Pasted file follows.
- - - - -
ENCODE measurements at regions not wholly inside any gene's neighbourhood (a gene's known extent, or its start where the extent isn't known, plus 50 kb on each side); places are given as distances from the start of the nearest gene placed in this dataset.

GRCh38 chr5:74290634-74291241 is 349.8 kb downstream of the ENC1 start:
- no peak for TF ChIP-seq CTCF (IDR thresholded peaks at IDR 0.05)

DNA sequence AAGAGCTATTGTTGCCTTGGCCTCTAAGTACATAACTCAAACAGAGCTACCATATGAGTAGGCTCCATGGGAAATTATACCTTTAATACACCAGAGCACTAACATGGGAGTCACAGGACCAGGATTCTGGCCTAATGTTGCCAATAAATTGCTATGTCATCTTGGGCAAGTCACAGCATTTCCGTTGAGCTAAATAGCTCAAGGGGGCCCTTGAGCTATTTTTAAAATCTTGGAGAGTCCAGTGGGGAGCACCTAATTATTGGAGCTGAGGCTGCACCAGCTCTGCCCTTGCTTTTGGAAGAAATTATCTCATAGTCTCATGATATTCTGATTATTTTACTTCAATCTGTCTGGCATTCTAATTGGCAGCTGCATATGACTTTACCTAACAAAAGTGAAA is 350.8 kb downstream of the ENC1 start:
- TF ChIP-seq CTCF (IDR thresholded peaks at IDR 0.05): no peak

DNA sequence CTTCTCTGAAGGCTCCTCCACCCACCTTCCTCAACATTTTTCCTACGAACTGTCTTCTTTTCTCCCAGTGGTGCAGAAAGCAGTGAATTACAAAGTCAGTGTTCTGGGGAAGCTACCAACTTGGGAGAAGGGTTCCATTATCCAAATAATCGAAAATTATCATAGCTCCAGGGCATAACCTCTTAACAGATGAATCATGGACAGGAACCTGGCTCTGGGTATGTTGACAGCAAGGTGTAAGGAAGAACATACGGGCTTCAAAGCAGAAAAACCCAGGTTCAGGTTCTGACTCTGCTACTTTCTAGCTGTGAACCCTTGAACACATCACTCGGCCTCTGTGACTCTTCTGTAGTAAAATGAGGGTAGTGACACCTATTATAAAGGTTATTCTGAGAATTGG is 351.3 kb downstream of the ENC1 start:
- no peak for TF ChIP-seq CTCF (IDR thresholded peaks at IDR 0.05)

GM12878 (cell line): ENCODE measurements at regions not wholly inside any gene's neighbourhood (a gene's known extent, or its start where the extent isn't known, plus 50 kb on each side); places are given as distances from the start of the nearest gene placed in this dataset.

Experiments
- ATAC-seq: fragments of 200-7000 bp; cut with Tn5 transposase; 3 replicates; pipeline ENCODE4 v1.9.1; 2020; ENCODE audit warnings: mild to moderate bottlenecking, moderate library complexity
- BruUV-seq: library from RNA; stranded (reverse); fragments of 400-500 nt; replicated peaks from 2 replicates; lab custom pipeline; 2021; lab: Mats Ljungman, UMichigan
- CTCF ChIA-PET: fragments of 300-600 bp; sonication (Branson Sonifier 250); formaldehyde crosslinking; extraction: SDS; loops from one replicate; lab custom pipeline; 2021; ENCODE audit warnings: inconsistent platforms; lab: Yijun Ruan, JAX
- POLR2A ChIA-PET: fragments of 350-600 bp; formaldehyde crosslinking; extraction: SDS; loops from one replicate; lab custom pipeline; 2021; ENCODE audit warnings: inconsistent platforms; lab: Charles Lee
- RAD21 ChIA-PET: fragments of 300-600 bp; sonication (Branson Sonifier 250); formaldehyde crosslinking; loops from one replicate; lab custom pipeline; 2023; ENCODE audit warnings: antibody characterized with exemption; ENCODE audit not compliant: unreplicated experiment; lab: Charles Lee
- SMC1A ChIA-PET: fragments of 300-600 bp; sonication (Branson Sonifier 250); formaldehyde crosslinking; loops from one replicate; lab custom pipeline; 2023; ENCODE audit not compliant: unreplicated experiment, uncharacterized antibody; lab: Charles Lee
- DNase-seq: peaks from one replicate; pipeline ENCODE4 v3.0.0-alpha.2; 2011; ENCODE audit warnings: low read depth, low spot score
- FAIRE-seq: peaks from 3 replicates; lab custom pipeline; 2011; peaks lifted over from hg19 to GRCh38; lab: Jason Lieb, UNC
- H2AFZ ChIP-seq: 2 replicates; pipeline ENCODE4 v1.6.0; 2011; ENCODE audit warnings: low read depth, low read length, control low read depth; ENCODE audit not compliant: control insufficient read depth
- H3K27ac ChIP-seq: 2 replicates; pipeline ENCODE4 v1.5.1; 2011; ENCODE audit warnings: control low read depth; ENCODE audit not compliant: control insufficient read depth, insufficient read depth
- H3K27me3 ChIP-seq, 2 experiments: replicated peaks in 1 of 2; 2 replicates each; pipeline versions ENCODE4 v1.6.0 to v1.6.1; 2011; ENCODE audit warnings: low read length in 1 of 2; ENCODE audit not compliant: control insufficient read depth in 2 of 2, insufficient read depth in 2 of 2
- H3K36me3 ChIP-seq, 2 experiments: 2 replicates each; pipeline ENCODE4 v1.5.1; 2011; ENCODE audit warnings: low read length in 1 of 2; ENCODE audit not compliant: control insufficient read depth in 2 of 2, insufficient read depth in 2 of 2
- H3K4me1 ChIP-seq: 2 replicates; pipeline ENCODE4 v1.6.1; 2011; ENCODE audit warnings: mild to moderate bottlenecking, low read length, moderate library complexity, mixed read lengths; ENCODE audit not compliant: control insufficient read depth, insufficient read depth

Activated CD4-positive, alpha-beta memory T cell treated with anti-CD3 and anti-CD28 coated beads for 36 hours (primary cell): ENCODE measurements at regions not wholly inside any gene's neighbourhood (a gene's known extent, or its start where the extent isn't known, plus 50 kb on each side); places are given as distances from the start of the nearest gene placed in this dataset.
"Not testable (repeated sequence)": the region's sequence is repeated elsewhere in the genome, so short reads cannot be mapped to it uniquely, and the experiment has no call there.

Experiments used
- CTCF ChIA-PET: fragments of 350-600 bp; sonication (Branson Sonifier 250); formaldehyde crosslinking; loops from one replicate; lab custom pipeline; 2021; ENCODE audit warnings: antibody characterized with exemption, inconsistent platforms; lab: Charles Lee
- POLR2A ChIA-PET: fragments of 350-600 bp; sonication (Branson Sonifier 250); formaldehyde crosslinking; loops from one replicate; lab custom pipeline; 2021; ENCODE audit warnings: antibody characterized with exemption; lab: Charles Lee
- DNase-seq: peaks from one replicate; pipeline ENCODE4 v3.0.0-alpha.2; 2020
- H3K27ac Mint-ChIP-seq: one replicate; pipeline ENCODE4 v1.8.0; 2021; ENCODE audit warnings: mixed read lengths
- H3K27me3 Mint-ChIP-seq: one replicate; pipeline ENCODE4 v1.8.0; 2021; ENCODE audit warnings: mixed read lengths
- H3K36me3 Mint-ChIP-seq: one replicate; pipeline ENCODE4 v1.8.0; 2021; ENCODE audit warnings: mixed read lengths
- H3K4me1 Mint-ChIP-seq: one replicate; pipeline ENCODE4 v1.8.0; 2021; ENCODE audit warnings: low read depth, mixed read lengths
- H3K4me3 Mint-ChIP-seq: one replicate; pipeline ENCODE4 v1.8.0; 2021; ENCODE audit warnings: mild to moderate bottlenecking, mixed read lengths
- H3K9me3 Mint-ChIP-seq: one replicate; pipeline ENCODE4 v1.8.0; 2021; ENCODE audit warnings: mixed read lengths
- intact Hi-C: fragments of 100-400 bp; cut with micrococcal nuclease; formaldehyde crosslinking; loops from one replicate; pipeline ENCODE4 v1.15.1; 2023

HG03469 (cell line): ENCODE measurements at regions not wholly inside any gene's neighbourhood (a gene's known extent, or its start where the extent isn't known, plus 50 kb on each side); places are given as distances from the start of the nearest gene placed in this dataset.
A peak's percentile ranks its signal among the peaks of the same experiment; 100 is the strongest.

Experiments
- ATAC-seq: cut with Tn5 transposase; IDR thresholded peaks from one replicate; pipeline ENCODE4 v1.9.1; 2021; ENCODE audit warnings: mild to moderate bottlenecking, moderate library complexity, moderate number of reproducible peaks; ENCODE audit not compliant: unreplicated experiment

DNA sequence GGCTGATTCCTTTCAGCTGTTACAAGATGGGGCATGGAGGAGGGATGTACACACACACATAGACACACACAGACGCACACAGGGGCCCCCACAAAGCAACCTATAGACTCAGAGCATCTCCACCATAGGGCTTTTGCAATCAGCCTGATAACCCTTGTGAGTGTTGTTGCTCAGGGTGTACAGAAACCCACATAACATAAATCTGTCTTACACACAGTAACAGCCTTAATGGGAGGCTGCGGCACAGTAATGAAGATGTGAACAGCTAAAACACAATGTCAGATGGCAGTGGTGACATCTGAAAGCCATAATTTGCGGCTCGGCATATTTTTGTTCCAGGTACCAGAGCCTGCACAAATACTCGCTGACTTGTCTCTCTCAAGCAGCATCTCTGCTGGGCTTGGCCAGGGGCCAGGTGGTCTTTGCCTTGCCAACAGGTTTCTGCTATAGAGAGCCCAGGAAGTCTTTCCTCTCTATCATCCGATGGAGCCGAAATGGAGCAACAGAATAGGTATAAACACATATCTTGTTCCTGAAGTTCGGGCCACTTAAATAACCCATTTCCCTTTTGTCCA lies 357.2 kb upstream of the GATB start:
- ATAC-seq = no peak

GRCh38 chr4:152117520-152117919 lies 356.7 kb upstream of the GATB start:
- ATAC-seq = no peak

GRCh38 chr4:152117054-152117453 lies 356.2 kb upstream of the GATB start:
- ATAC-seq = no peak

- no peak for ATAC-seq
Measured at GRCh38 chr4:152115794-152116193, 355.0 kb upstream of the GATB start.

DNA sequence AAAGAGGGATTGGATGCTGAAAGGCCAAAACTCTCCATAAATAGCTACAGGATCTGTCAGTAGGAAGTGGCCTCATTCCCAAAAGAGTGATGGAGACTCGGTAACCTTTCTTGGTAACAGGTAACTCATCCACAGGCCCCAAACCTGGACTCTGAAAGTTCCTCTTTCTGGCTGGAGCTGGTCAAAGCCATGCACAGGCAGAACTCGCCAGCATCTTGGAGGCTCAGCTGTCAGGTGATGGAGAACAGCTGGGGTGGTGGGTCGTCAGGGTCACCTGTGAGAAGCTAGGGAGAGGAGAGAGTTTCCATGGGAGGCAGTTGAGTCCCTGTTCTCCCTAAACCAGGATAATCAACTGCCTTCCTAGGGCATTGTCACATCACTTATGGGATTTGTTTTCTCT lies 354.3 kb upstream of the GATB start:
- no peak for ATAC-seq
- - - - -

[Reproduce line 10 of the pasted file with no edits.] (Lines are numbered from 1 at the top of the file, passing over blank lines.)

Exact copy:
- ATAC-seq: fragments of 200-7000 bp; cut with Tn5 transposase; 3 replicates; pipeline ENCODE4 v1.9.1; 2020; ENCODE audit warnings: mild to moderate bottlenecking, moderate library complexity